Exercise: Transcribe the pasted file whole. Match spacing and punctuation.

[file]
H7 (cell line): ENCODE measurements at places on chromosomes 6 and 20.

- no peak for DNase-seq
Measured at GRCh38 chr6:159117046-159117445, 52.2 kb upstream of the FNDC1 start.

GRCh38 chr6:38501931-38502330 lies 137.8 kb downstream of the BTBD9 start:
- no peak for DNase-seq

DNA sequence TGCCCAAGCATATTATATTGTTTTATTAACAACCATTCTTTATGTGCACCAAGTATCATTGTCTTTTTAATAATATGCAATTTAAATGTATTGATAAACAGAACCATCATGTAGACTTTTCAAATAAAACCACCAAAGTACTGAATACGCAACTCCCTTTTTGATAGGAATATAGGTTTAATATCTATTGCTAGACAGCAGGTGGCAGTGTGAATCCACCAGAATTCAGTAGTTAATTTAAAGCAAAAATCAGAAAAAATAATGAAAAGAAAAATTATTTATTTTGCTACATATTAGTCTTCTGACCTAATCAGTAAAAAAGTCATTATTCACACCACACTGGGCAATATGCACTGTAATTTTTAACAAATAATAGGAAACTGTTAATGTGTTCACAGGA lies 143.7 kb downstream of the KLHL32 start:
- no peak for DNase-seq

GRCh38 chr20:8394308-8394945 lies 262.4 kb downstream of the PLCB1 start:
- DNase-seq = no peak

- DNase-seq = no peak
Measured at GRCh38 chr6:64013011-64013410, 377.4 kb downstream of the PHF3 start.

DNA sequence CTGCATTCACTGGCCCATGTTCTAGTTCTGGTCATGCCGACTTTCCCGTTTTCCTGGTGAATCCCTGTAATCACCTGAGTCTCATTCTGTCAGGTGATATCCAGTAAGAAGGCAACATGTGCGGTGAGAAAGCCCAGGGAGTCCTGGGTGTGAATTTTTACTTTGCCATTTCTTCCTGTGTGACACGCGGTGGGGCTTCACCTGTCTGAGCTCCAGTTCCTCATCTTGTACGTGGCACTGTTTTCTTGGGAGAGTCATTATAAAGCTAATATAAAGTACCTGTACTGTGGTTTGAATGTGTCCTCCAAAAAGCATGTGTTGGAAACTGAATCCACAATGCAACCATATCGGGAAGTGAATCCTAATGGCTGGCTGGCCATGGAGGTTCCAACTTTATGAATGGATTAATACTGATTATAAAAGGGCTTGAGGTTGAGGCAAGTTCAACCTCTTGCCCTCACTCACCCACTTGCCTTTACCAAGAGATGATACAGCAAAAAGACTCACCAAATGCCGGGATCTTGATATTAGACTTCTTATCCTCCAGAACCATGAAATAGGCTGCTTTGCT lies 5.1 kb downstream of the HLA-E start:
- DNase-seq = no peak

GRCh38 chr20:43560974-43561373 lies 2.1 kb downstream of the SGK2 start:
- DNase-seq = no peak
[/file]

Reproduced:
H7 (cell line): ENCODE measurements at places on chromosomes 6 and 20.

- no peak for DNase-seq
Measured at GRCh38 chr6:159117046-159117445, 52.2 kb upstream of the FNDC1 start.

GRCh38 chr6:38501931-38502330 lies 137.8 kb downstream of the BTBD9 start:
- no peak for DNase-seq

DNA sequence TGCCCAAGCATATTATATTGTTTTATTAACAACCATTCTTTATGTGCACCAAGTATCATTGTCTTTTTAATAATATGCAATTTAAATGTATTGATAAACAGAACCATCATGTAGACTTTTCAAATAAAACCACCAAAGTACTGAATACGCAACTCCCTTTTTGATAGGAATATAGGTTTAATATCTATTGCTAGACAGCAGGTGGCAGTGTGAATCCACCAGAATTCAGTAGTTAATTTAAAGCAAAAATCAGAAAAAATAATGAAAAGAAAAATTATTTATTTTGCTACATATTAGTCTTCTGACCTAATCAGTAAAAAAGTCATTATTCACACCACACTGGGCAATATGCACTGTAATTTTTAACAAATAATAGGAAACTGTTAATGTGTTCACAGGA lies 143.7 kb downstream of the KLHL32 start:
- no peak for DNase-seq

GRCh38 chr20:8394308-8394945 lies 262.4 kb downstream of the PLCB1 start:
- DNase-seq = no peak

- DNase-seq = no peak
Measured at GRCh38 chr6:64013011-64013410, 377.4 kb downstream of the PHF3 start.

DNA sequence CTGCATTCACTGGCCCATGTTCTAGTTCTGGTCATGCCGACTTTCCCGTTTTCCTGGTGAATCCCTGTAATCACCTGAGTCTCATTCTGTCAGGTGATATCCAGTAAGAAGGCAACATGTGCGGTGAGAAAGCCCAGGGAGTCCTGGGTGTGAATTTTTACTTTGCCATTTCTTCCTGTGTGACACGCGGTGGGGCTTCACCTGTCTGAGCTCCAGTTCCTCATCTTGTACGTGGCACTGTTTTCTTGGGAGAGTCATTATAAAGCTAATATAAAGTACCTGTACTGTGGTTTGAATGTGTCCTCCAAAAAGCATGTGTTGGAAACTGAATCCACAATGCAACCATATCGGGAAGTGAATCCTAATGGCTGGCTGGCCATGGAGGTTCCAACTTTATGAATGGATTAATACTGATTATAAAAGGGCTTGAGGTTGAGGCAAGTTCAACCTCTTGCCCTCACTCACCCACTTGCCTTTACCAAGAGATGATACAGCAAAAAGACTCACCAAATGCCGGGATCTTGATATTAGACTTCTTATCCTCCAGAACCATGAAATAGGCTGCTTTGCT lies 5.1 kb downstream of the HLA-E start:
- DNase-seq = no peak

GRCh38 chr20:43560974-43561373 lies 2.1 kb downstream of the SGK2 start:
- DNase-seq = no peak